I’ve been meaning to link to this post at the arXiv blog, which is a great source of quirky and interesting new papers. In this case they are pointing to a speculative but interesting paper by Martin Perl and Holger Mueller, which suggests an experimental search for gradients in dark energy by way of atom interferometry.
But I’m unable to get past this part of the blog post:
The notion of dark energy is peculiar, even by cosmological standards.
Cosmologists have foisted the idea upon us to explain the apparent accelerating expansion of the Universe. They say that this acceleration is caused by energy that fills space at a density of 10-10 joules per cubic metre.
What’s strange about this idea is that as space expands, so too does the amount of energy. If you’ve spotted the flaw in this argument, you’re not alone. Forgetting the law of conservation of energy is no small oversight.
I like to think that, if I were not a professional cosmologist, I would still find it hard to believe that hundreds of cosmologists around the world have latched on to an idea that violates a bedrock principle of physics, simply because they “forgot” it. If the idea of dark energy were in conflict with some other much more fundamental principle, I suspect the theory would be a lot less popular.
But many people have just this reaction. It’s clear that cosmologists have not done a very good job of spreading the word about something that’s been well-understood since at least the 1920’s: energy is not conserved in general relativity. (With caveats to be explained below.)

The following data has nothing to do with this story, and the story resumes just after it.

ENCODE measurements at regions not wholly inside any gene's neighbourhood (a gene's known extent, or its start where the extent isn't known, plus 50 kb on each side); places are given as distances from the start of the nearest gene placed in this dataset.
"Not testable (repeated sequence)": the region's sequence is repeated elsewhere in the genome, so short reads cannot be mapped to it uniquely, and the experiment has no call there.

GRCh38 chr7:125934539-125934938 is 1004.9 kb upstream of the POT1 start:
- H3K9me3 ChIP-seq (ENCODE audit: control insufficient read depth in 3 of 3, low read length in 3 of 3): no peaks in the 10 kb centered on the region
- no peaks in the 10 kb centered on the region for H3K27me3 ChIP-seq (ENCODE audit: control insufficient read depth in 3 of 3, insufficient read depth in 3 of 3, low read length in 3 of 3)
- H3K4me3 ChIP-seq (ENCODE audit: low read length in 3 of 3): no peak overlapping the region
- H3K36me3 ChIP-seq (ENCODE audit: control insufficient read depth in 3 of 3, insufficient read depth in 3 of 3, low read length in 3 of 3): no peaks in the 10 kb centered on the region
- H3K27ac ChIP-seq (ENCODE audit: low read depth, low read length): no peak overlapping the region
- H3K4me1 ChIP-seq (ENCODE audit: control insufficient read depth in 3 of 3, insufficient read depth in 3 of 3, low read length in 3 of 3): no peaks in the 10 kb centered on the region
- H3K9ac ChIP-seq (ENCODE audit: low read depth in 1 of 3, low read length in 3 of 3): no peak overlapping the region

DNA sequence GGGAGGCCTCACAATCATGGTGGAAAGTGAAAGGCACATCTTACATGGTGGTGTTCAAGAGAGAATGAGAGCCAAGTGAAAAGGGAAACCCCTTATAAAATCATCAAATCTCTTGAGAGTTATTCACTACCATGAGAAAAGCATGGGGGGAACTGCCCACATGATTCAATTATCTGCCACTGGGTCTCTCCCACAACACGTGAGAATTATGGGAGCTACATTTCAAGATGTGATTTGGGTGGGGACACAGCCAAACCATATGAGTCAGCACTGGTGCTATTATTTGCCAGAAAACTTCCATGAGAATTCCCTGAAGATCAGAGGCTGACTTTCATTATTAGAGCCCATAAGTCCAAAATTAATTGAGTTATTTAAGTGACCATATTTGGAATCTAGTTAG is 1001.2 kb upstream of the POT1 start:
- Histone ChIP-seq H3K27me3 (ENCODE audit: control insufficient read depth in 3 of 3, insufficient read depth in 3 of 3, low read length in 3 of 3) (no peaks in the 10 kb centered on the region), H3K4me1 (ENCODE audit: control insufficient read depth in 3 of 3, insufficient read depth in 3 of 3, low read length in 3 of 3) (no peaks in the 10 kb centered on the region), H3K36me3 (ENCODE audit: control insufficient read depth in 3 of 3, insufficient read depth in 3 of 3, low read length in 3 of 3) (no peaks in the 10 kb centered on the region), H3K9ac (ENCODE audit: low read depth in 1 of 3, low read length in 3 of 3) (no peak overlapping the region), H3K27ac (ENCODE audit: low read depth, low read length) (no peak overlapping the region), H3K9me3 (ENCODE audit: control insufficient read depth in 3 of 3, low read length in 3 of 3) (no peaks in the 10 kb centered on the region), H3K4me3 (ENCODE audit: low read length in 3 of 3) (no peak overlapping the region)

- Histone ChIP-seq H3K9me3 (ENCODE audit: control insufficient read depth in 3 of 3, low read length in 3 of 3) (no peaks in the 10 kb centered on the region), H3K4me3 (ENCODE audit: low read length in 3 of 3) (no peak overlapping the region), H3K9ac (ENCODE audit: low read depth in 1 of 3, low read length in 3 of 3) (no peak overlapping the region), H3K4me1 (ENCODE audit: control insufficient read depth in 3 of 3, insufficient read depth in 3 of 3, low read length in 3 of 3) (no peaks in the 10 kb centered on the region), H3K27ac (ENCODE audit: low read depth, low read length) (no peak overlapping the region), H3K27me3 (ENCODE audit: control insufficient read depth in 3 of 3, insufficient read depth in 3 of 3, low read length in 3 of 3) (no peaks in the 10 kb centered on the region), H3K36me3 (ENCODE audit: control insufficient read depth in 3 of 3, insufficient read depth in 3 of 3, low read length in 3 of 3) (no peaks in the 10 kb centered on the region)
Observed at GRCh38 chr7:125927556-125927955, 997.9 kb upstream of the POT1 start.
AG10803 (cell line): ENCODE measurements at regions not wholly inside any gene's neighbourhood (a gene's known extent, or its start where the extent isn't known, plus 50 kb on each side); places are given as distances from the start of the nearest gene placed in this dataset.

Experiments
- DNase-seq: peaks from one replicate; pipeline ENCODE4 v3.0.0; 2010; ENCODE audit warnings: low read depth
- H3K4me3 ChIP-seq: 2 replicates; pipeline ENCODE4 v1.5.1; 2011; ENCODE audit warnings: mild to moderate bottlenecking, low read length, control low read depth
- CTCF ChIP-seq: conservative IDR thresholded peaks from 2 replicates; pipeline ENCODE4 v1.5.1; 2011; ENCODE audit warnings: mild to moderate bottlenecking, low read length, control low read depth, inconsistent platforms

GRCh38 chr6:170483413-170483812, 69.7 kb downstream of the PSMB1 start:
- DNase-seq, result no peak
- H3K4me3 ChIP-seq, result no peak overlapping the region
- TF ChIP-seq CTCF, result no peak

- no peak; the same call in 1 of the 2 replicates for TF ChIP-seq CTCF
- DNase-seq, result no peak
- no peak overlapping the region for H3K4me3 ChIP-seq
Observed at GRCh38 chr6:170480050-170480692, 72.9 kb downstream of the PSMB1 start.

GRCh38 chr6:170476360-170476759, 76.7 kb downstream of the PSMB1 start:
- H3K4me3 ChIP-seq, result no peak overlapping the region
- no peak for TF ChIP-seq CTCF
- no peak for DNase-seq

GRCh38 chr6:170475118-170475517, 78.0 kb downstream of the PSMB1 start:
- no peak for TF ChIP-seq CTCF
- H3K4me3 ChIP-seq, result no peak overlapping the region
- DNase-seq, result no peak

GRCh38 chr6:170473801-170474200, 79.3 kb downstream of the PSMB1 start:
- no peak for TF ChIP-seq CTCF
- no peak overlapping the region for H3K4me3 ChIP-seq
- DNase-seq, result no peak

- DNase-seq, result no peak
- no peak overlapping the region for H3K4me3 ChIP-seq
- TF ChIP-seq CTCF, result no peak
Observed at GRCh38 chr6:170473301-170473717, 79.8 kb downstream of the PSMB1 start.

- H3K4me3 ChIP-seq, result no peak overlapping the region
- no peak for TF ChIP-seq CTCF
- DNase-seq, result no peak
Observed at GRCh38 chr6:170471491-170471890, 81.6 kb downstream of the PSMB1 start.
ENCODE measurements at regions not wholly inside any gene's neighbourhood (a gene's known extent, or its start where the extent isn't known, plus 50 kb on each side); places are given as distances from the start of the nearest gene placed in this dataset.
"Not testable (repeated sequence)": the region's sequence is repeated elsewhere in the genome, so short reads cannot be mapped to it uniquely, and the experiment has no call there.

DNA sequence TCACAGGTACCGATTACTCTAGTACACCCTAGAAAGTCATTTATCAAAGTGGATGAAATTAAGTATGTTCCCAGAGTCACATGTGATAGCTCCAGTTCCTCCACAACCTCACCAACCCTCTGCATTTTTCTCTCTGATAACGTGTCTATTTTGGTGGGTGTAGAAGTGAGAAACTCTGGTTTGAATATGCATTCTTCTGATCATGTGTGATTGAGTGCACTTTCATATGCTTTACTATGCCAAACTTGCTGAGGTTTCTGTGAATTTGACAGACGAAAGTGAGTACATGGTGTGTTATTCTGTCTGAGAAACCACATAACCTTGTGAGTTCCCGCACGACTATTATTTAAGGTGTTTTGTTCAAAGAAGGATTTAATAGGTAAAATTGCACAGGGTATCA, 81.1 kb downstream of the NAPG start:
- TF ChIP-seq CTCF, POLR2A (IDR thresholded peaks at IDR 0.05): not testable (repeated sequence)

The point is pretty simple: back when you thought energy was conserved, there was a reason why you thought that, namely time-translation invariance. A fancy way of saying “the background on which particles and forces evolve, as well as the dynamical rules governing their motions, are fixed, not changing with time.” But in general relativity that’s simply no longer true. Einstein tells us that space and time are dynamical, and in particular that they can evolve with time. When the space through which particles move is changing, the total energy of those particles is not conserved.
It’s not that all hell has broken loose; it’s just that we’re considering a more general context than was necessary under Newtonian rules. There is still a single important equation, which is indeed often called “energy-momentum conservation.” It looks like this:
The details aren’t important, but the meaning of this equation is straightforward enough: energy and momentum evolve in a precisely specified way in response to the behavior of spacetime around them. If that spacetime is standing completely still, the total energy is constant; if it’s evolving, the energy changes in a completely unambiguous way.
In the case of dark energy, that evolution is pretty simple: the density of vacuum energy in empty space is absolute constant, even as the volume of a region of space (comoving along with galaxies and other particles) grows as the universe expands. So the total energy, density times volume, goes up.